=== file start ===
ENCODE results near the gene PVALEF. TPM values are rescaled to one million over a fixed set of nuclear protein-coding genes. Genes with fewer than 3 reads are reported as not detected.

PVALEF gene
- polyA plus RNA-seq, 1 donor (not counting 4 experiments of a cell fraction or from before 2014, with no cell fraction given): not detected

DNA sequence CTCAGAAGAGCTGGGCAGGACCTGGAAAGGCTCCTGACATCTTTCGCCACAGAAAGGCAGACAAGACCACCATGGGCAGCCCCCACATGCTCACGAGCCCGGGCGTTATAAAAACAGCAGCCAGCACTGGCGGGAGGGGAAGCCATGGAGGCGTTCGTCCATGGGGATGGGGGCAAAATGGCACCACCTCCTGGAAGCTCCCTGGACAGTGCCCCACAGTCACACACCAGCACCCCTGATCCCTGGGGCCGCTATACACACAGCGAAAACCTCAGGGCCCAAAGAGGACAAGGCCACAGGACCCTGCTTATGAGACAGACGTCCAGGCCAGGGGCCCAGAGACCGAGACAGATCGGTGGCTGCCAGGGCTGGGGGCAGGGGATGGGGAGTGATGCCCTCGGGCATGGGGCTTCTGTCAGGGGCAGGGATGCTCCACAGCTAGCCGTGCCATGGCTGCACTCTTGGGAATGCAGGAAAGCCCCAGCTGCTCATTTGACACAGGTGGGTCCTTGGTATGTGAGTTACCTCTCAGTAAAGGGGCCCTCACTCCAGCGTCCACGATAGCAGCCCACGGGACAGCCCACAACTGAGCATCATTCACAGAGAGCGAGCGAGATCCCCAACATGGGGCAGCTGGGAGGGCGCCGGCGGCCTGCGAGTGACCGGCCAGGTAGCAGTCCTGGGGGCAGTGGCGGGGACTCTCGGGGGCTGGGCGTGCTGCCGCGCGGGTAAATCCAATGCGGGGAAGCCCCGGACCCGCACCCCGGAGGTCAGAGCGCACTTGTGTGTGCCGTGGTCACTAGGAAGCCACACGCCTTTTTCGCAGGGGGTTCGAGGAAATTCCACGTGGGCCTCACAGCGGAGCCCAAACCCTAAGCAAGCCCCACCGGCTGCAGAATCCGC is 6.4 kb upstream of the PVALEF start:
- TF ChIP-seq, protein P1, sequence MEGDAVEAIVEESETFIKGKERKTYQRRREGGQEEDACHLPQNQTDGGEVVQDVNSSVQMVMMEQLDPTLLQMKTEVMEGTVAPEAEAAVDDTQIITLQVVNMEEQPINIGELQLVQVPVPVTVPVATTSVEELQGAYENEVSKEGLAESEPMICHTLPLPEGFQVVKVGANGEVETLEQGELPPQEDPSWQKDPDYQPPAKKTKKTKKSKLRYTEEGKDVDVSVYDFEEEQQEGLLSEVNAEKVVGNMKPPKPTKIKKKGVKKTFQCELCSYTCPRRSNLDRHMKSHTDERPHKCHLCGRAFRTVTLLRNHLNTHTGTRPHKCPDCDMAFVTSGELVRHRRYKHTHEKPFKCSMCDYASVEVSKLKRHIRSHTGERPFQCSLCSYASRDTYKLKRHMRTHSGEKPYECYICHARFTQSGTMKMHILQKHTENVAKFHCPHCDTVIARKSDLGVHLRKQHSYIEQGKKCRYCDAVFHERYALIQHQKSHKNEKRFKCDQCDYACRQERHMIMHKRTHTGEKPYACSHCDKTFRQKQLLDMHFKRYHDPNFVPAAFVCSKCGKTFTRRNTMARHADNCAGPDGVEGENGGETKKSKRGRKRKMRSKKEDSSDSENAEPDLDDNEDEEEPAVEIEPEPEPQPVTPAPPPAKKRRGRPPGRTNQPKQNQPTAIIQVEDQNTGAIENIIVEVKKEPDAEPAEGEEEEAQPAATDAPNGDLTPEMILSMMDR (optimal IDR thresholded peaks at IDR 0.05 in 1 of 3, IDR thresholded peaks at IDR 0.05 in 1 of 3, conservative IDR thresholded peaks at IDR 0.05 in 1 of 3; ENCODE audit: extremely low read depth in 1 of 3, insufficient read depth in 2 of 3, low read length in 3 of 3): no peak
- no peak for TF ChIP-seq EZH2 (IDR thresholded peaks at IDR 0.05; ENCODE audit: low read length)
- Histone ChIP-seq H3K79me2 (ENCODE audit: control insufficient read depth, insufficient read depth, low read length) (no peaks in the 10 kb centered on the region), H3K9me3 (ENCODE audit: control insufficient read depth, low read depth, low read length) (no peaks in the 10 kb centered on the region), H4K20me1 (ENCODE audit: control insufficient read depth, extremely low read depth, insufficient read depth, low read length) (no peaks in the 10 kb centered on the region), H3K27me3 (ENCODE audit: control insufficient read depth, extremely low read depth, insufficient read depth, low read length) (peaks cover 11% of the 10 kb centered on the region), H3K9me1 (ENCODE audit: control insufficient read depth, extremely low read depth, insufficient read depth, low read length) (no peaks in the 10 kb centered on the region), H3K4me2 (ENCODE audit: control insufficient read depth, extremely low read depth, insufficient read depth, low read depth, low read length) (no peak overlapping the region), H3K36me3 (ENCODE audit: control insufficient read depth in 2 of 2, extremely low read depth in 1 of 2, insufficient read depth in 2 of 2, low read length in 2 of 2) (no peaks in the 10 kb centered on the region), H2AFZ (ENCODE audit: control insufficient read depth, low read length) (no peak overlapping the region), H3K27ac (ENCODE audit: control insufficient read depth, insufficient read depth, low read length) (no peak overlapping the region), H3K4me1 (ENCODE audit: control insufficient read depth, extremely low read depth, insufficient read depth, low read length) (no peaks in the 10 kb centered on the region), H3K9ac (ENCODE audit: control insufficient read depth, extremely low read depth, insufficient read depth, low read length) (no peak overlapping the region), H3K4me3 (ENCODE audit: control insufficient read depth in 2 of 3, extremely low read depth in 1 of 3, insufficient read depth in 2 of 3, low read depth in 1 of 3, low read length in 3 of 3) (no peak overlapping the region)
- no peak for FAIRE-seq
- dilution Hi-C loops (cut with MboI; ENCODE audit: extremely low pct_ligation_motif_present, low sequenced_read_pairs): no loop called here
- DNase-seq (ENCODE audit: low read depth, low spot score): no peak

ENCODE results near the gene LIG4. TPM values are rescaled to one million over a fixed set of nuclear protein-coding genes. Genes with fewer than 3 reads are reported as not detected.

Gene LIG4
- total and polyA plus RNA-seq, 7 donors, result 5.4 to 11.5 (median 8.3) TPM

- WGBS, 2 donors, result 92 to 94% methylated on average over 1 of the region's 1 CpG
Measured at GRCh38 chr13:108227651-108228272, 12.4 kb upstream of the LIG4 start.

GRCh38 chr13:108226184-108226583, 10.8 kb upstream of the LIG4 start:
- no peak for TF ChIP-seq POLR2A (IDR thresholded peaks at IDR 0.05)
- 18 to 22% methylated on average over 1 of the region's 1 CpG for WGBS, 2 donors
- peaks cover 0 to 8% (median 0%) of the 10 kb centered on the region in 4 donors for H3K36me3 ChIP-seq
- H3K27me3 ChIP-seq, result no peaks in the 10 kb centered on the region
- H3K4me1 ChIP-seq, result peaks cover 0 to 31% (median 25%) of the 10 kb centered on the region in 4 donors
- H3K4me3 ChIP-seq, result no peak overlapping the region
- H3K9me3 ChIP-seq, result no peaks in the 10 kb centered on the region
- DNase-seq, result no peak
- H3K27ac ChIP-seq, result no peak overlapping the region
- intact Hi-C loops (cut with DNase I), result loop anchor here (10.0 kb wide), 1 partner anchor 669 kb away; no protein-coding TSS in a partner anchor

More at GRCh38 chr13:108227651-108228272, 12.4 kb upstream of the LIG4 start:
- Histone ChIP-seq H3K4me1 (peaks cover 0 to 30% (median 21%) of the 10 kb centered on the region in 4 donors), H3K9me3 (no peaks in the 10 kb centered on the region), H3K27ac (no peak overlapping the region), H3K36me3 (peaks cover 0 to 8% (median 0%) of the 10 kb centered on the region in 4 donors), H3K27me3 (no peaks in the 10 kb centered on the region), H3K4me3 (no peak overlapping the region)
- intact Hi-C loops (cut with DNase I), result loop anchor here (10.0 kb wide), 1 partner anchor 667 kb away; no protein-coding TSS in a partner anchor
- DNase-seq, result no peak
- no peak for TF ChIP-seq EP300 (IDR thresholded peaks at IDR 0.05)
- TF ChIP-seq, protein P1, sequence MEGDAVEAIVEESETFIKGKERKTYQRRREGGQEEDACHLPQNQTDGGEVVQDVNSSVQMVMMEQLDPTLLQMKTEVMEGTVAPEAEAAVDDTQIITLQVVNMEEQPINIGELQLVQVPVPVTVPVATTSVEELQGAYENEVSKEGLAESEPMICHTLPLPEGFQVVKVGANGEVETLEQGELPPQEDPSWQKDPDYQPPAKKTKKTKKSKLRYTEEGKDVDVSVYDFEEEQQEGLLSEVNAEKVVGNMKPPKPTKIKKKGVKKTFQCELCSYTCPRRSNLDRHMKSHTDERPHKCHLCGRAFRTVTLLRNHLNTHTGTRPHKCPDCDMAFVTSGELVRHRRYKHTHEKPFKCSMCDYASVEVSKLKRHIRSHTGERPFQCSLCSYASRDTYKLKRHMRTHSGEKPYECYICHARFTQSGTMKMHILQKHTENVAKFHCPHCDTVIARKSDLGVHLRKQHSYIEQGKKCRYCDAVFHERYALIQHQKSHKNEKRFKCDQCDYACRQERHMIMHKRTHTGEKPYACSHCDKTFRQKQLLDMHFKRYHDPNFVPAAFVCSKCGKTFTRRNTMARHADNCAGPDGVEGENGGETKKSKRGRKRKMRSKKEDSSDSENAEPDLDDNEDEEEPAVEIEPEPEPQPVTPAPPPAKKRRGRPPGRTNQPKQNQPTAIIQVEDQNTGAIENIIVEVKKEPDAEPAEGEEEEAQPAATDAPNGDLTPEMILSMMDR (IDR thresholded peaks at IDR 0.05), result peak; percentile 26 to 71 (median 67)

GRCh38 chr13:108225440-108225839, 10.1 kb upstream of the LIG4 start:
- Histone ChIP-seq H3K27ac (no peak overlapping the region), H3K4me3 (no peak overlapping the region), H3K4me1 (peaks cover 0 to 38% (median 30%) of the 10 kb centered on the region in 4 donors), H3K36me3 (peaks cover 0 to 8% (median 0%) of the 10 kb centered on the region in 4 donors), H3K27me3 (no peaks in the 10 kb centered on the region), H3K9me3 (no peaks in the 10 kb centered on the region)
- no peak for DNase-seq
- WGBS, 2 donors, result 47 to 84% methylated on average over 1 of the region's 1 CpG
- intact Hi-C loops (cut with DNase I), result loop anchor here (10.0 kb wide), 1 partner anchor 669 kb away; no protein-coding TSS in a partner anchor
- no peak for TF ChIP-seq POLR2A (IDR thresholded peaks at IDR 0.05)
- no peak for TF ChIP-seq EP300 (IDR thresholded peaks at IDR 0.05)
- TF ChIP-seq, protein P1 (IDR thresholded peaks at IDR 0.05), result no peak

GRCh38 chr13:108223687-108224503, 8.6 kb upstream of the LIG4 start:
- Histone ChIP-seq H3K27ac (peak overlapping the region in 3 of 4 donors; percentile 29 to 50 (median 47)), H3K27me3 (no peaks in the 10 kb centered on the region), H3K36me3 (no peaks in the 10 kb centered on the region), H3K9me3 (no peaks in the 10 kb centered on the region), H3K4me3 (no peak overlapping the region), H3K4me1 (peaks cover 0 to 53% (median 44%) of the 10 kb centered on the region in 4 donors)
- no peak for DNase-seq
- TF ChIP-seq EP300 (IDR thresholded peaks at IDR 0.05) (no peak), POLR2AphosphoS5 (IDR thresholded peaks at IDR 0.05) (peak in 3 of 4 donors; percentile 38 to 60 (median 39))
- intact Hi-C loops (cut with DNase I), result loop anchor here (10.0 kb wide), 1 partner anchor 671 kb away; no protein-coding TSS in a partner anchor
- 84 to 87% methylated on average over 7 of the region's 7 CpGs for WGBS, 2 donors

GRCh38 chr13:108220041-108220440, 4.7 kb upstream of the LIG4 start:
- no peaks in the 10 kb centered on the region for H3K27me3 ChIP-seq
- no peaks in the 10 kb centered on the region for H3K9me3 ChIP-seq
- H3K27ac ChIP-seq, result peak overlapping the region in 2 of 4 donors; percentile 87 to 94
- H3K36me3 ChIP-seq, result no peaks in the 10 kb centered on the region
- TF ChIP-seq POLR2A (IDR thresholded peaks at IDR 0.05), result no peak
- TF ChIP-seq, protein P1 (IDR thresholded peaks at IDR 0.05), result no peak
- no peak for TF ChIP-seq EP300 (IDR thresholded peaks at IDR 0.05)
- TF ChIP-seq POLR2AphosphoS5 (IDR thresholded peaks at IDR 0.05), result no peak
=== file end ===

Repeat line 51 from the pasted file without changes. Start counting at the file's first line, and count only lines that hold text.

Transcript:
- H3K36me3 ChIP-seq, result no peaks in the 10 kb centered on the region